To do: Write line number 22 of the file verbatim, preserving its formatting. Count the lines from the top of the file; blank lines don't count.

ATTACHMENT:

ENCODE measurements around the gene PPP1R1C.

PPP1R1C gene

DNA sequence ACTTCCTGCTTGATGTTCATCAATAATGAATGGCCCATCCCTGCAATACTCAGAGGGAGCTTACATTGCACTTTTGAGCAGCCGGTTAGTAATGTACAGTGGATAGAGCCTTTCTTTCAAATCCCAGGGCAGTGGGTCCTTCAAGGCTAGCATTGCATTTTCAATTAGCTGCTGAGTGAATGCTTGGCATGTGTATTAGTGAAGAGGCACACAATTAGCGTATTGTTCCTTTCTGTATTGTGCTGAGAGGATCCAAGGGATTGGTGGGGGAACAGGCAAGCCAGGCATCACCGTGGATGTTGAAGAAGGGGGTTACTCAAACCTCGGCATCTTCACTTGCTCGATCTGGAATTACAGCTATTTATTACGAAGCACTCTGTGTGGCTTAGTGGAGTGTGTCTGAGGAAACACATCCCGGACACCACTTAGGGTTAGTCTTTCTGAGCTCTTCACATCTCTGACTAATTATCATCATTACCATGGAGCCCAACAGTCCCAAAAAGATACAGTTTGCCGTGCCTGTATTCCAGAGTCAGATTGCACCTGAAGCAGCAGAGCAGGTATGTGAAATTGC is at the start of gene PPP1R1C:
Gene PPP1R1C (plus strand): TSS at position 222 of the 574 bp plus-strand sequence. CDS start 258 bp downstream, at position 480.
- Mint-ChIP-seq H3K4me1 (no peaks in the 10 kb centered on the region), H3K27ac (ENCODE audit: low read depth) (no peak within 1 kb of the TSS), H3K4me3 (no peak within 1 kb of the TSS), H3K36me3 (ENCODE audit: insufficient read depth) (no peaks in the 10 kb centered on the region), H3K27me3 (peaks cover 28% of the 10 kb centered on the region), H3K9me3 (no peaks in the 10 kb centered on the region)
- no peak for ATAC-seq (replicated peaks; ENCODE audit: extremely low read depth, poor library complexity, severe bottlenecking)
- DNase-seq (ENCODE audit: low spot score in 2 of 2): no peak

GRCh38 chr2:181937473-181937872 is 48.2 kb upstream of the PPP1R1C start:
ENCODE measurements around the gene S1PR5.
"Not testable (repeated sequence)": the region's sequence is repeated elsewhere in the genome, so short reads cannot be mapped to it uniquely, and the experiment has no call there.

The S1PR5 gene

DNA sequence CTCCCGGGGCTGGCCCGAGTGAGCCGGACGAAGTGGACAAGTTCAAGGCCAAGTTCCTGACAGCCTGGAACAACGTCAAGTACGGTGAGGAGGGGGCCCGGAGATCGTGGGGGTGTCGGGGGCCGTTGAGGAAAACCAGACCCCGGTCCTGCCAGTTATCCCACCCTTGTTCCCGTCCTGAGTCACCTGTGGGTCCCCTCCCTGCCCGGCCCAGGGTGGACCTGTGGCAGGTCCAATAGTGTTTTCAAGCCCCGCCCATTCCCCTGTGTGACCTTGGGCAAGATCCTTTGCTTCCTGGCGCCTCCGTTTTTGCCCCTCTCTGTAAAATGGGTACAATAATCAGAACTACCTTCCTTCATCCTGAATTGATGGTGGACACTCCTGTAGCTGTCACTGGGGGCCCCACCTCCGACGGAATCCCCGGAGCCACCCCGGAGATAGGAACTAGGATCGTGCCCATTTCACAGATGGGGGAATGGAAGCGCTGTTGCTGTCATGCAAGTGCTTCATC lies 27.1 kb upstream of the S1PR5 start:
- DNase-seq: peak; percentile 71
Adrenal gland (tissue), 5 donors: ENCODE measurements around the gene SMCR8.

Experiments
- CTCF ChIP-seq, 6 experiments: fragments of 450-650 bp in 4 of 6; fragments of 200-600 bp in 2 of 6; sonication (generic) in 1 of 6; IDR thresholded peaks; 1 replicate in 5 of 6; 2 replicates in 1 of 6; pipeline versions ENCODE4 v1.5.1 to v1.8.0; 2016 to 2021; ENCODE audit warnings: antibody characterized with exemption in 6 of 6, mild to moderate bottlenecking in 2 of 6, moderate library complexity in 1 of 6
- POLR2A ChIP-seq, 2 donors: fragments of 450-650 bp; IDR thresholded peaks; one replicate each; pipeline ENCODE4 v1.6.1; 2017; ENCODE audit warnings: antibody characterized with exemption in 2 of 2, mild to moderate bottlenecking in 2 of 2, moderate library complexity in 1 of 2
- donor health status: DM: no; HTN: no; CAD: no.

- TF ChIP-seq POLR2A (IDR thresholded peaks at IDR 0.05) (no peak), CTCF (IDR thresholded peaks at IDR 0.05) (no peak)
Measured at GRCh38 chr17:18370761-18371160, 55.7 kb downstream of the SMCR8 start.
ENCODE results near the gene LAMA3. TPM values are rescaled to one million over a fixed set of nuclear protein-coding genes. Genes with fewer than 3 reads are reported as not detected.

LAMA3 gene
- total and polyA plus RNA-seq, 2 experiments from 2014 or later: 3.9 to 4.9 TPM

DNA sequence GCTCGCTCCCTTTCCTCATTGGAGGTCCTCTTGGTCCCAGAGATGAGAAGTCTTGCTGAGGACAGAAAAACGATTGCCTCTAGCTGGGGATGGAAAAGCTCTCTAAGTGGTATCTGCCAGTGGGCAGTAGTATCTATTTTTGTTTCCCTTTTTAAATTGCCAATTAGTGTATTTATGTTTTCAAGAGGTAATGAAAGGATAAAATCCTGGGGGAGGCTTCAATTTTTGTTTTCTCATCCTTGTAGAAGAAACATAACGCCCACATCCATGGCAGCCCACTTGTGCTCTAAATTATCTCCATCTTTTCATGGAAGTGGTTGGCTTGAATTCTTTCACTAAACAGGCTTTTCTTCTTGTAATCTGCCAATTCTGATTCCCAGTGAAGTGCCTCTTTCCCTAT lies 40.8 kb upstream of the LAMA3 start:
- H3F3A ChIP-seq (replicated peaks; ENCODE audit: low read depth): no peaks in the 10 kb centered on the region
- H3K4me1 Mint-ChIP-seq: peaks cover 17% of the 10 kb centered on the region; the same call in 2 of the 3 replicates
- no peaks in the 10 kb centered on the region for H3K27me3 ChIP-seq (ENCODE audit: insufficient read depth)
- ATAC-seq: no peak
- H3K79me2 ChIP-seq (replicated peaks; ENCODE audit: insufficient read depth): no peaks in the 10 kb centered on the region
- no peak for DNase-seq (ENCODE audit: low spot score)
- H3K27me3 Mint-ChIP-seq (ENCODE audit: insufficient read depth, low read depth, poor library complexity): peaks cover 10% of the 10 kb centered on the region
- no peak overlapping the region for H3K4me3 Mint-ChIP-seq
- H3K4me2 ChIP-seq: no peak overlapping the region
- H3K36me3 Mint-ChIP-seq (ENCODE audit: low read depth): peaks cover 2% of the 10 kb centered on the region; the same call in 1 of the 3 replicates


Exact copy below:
LAMA3 gene